Three commentaries, same weak argument


Both Matt Birk ("Let's protect marriage -- and speech," Sept. 30) and Riley Balling ("Why same-sex marriage affects my marriage," Sept. 28) and before them Katherine Kersten ("Really? Don't limit the freedom to marry?" Sept. 23) have been given space on the Opinion page to assert the claim that supporting homosexual marriage diminishes support for "traditional marriage," which in turn leads to failure to rear children adequately. However, a bad argument is not made better by repetition.

What they avoid saying is that the "traditional marriage" they have in mind is not "one man/one woman," but "one man/one woman, and, except for death, one time." If the amendment were directed against divorce, the argument would make some sense -- not much, but some.

What they're reduced to arguing is that if the public votes against putting the prohibition of same-sex marriage in the Constitution, then someday the statutes might be revised to allow it, and then married family men might notice a story on a gay marriage and say to themselves, "Well, if they can do it, then marriage must not amount to much, so I may as well run off with a stripper." And this is considered an adequate reason to deprive some of our fellow citizens of an important civil right.


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Believe or leave; plus, its many good deeds


I find it utterly amazing that so many so called Catholics are so utterly hostile to Archbishop John Nienstedt's request asking for funds to support the marriage amendment. If you are Catholic, chances are that what the church believes and teaches about marriage should come as no surprise to you. But the ridiculous anger and blatant disregard for authority are embarrassing to those of us who actually stand with the church. If you don't want to have to obey the bishops of the church, leave. It's that simple. Better fewer and more faithful Catholics than pews full of Judas Iscariots who could care less, or worse, who are actually enemies of the faith.


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A recent letter took issue with the archbishop's appeal to raise money to support a "yes" vote for the marriage amendment. The writer suggested that the effort should instead be used to help the homeless.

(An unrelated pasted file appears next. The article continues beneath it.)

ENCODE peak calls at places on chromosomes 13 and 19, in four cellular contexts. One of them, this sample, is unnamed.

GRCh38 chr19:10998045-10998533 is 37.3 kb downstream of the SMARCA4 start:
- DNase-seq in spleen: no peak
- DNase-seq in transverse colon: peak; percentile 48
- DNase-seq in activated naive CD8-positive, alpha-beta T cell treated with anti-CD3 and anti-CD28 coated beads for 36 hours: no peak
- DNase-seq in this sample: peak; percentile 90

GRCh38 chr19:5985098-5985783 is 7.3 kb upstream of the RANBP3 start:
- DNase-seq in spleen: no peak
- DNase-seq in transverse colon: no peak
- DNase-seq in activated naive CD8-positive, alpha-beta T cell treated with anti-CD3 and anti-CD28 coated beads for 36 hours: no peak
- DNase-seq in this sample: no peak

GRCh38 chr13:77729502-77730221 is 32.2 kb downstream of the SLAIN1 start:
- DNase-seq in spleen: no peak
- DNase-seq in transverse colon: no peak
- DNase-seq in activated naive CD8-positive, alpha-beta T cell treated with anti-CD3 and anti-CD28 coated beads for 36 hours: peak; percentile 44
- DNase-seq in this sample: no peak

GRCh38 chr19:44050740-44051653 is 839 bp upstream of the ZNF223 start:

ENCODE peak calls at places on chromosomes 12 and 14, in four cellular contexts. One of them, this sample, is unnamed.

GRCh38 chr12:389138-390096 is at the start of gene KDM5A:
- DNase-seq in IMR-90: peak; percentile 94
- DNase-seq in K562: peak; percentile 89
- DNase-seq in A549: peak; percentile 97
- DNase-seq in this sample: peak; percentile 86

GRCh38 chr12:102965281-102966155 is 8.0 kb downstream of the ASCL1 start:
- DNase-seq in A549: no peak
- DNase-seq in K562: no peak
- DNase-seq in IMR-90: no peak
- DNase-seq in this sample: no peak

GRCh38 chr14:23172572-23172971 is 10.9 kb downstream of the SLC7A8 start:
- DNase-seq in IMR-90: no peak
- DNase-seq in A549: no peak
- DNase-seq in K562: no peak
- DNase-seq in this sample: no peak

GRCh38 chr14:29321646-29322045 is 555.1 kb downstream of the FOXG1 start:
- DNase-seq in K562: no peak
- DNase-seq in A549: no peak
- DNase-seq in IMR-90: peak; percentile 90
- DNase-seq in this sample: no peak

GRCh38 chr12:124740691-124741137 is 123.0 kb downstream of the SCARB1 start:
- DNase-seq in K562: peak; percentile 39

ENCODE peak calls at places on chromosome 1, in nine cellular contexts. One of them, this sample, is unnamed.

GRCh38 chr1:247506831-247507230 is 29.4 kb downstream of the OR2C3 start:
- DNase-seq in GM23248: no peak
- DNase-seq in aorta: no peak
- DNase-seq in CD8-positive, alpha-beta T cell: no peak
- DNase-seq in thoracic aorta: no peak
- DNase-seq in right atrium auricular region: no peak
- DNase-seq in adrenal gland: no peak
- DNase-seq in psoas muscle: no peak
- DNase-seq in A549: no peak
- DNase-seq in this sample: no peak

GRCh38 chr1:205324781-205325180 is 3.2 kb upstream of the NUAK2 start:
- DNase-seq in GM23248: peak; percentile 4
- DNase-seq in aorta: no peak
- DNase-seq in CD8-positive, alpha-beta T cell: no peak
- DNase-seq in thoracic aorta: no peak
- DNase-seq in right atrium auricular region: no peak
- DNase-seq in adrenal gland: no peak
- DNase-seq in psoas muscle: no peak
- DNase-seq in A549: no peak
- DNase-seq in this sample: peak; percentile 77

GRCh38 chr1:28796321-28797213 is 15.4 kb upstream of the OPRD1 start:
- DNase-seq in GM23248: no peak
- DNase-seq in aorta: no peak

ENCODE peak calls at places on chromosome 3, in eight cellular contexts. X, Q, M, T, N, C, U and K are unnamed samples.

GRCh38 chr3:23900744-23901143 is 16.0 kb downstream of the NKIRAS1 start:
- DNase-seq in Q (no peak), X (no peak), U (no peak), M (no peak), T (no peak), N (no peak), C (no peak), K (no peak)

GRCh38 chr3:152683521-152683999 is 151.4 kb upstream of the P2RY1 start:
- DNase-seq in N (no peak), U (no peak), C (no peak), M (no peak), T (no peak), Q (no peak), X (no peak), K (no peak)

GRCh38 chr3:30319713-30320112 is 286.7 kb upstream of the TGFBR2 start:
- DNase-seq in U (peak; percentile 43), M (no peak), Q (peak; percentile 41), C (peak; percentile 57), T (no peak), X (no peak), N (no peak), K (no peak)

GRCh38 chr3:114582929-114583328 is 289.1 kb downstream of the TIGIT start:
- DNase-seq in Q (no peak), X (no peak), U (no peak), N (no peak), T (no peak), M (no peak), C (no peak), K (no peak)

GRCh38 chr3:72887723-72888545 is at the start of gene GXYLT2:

The writer obviously is not aware of the annual Catholic Services appeal, conducted by the archbishop, that raises $9 million each year to provide services to the elderly, victims of AIDS, pregnant women, education assistance for children of the poor, services to refugees and immigrants, and many other programs.

The writer probably is not familiar, either, with the work of Catholic Charities in the archdiocese. The services of Catholic Charities include providing 500 beds every night for the homeless; operating a very successful program to find permanent housing for the homeless (Housing First); serving more than 2,000 meals daily to the hungry; operating several food shelves; providing shelter, security, food and support to runaway youths in our city (St. Joseph's Home); providing shelter for single women with children, and managing the Dorothy Day Center in St. Paul.


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Show buck-passing legislators the door


Jack Davies' commentary concerning this year's proposed constitutional amendments ("Let's keep it a clean Constitution," Oct. 3) makes for a good civics lesson. Beyond what Davies wrote concerning the constitutional role of structuring government and laying the ground rules, this year's proposed amendments reflect improper governance from our current Legislature.

When legislators choose to sidestep their jobs and throw issues back to the voting public, it is time for voters to show those legislators the door. Our Legislature and governor are elected to come together on these issues. That is the job taxpayers pay them to do. Taxpayers should not pay them to simply pass the buck back. When this occurs, we know those elected officials simply aren't doing their jobs.

Using constitutional amendments as a means of governing is itself an affront to our state Constitution. Davies wrote about this eloquently, and I would submit that this reality alone is enough to vote "no" on both amendments, regardless of my feelings about same-sex marriage or voter IDs.


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Skip the games; just write a check


Well, here it is October again, and the pink scam is starting in earnest. Every time you turn around, another company is approaching you to buy something, and if you do, they will oh-so-generously donate money to breast-cancer research.

My mother died of breast cancer, so I know the pain it causes. But if you want to do some good, just write a check to a legitimate charity and skip the phony offers from companies. They are using this terrible disease to increase their sales. If you write your own check, you know that all of your money is going to the cause you support, and you get the tax deduction, too.

Companies are also free to donate. They aren't required by law to tie their donation to your purchase. They, too, can simply write a check. It would be the right thing to do.